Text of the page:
According to the life goals that I set for myself at the age of 16 years old, I am a drastic failure. I should be married with one child; have a PhD in clinical psychology; have my own mental health practice; make $85k per year; and drive a Mercedes-Benz.
My life at 28 is nowhere near what was described above. I am single; have only a Master’s degree in a field that’s not even remotely close to psychology. I work for “the Man;” earn an income that’s not even in the same ballpark as $85k; and I drive a Toyota Corolla.
See? Drastic difference from what I imagined my life to look like by now.
I’m not the only one who feels like a “failure” in my 20s. Many of my peers feel this way, but only half of us are gutsy enough to admit it. Luckily for me, I stumbled across an article that made me feel a bit better about my “failures.” The article helped me understand that life is not a vending machine. One does not press a button for a luxury car to slide through a chute and into a bin for us to grab. In fact, life is complete opposite of what I just describe. Life is a series of setbacks, promotions, detours, dead-ends, flat tires, and stop signs. It takes faith, hard-work, and perseverance to be successful.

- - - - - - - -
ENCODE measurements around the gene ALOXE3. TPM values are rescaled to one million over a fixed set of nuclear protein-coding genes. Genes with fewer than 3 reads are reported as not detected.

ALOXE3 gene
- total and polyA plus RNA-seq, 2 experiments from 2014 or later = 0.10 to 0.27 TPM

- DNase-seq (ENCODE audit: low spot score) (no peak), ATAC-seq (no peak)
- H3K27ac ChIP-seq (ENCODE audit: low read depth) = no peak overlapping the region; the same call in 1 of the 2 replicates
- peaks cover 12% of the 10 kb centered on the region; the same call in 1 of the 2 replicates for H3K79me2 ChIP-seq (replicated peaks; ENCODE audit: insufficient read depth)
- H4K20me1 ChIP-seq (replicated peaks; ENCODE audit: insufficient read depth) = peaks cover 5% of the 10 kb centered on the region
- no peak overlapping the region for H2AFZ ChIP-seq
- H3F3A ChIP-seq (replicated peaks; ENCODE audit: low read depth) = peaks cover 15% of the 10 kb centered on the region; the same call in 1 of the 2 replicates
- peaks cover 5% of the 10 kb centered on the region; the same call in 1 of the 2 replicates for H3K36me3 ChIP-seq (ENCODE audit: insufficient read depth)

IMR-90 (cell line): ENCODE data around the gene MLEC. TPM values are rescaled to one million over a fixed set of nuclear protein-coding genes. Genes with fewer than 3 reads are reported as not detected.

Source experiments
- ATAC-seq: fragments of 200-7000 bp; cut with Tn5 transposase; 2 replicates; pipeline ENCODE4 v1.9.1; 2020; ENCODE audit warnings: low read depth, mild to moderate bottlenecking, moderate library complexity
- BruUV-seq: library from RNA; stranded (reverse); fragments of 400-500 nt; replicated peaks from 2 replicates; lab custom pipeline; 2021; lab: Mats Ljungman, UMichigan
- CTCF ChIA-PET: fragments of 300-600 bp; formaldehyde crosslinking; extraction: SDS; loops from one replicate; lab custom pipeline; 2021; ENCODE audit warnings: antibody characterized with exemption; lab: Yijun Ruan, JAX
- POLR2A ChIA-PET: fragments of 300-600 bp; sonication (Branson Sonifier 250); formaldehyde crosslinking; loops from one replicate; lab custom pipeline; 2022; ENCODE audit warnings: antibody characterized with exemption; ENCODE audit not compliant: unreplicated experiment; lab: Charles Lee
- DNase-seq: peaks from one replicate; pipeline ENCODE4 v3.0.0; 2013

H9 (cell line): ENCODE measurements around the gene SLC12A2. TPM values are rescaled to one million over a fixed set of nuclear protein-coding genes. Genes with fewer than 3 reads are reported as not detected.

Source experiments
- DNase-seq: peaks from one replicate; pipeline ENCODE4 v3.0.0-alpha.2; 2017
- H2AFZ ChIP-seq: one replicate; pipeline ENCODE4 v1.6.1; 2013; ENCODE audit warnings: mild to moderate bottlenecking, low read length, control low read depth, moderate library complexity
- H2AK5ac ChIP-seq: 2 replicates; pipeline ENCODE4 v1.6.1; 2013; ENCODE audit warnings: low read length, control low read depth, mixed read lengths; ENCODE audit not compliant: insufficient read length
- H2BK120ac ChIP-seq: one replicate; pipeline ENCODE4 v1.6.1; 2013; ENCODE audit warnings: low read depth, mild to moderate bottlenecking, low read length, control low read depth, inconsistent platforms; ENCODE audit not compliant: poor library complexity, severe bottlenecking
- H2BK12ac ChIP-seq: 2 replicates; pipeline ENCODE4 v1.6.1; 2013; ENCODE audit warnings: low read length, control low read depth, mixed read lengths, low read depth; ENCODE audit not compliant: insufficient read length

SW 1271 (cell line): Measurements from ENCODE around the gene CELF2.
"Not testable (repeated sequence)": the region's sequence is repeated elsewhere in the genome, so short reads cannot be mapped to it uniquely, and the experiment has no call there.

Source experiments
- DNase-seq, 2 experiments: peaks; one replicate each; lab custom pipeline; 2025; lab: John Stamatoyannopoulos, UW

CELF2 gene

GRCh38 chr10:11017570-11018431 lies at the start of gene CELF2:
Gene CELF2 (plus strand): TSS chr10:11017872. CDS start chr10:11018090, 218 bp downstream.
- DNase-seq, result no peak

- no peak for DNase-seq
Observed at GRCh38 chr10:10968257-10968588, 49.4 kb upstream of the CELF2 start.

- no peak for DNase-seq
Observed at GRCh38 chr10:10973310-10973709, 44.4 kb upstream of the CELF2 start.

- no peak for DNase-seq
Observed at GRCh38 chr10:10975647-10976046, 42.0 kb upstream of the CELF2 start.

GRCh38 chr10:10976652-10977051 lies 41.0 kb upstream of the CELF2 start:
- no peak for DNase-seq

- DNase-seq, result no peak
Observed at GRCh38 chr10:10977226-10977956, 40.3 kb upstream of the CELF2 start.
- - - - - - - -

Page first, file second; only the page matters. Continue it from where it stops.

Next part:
And most of all, life doesn’t end in your 20s. We have our 30s, 40s, 50s, 60s, 70s, 80s, and 90s (if we’re lucky) to accomplish our goals. No one ever promised that our dreams would come true in our 20s, so I don’t know where many of my peers and I attained this notion.
The article below discusses the lies 20-somethings tell themselves often. I know I’m guilty of lying to myself. How about you?